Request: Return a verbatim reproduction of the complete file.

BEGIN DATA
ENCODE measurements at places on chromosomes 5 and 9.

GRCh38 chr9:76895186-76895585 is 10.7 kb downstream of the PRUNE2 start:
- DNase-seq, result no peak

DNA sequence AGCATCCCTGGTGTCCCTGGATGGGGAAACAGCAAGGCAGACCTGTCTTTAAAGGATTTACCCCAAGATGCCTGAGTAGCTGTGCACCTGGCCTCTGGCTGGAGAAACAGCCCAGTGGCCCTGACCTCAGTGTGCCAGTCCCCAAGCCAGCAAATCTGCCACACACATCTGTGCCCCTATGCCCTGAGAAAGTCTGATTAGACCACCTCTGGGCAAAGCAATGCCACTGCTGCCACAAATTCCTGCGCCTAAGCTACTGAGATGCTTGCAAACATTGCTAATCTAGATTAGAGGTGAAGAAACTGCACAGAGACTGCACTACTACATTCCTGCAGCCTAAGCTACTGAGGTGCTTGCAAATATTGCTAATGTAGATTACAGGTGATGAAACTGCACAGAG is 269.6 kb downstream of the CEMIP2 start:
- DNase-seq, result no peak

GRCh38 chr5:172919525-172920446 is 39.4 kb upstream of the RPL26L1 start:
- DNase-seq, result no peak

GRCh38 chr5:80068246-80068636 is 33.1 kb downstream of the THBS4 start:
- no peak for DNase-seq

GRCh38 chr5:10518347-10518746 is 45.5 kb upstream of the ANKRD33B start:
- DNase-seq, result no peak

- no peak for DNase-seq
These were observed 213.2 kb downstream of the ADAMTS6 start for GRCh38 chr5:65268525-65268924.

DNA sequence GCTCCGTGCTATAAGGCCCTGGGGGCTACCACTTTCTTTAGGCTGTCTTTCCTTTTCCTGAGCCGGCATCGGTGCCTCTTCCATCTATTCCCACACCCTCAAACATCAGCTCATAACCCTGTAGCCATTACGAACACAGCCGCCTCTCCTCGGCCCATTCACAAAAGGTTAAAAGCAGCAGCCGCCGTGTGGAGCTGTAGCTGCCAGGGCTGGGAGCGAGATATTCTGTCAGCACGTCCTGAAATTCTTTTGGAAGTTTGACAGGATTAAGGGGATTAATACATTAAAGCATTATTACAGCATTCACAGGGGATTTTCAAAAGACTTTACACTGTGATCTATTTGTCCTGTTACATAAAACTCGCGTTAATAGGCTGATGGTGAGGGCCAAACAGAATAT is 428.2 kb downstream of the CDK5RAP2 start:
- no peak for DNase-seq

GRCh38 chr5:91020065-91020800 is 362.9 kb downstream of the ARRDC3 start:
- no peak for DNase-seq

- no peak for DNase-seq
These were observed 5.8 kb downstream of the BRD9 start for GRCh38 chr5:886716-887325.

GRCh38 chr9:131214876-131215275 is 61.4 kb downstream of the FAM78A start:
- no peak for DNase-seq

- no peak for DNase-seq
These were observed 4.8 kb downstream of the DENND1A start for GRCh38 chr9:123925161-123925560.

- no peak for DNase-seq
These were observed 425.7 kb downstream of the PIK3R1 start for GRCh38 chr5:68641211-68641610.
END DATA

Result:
ENCODE measurements at places on chromosomes 5 and 9.

GRCh38 chr9:76895186-76895585 is 10.7 kb downstream of the PRUNE2 start:
- DNase-seq, result no peak

DNA sequence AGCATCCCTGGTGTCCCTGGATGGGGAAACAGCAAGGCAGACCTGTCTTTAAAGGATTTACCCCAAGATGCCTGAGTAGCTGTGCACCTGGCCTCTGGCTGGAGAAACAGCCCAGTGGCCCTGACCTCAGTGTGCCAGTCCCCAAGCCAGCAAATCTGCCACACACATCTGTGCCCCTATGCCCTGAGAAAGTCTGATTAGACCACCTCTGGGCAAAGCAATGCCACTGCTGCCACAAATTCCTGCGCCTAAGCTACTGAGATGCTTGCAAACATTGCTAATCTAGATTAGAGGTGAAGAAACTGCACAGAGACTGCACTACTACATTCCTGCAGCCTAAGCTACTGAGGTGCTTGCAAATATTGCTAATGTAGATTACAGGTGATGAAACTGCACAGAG is 269.6 kb downstream of the CEMIP2 start:
- DNase-seq, result no peak

GRCh38 chr5:172919525-172920446 is 39.4 kb upstream of the RPL26L1 start:
- DNase-seq, result no peak

GRCh38 chr5:80068246-80068636 is 33.1 kb downstream of the THBS4 start:
- no peak for DNase-seq

GRCh38 chr5:10518347-10518746 is 45.5 kb upstream of the ANKRD33B start:
- DNase-seq, result no peak

- no peak for DNase-seq
These were observed 213.2 kb downstream of the ADAMTS6 start for GRCh38 chr5:65268525-65268924.

DNA sequence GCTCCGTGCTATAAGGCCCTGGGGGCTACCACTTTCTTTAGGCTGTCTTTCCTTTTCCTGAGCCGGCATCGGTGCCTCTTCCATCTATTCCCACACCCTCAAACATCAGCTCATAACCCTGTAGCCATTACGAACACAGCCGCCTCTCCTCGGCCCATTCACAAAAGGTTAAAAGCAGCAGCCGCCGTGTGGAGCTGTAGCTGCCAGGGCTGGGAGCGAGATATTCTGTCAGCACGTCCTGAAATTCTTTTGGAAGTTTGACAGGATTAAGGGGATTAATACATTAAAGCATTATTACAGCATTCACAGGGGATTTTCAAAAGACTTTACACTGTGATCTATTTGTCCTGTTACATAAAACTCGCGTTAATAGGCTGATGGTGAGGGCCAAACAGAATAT is 428.2 kb downstream of the CDK5RAP2 start:
- no peak for DNase-seq

GRCh38 chr5:91020065-91020800 is 362.9 kb downstream of the ARRDC3 start:
- no peak for DNase-seq

- no peak for DNase-seq
These were observed 5.8 kb downstream of the BRD9 start for GRCh38 chr5:886716-887325.

GRCh38 chr9:131214876-131215275 is 61.4 kb downstream of the FAM78A start:
- no peak for DNase-seq

- no peak for DNase-seq
These were observed 4.8 kb downstream of the DENND1A start for GRCh38 chr9:123925161-123925560.

- no peak for DNase-seq
These were observed 425.7 kb downstream of the PIK3R1 start for GRCh38 chr5:68641211-68641610.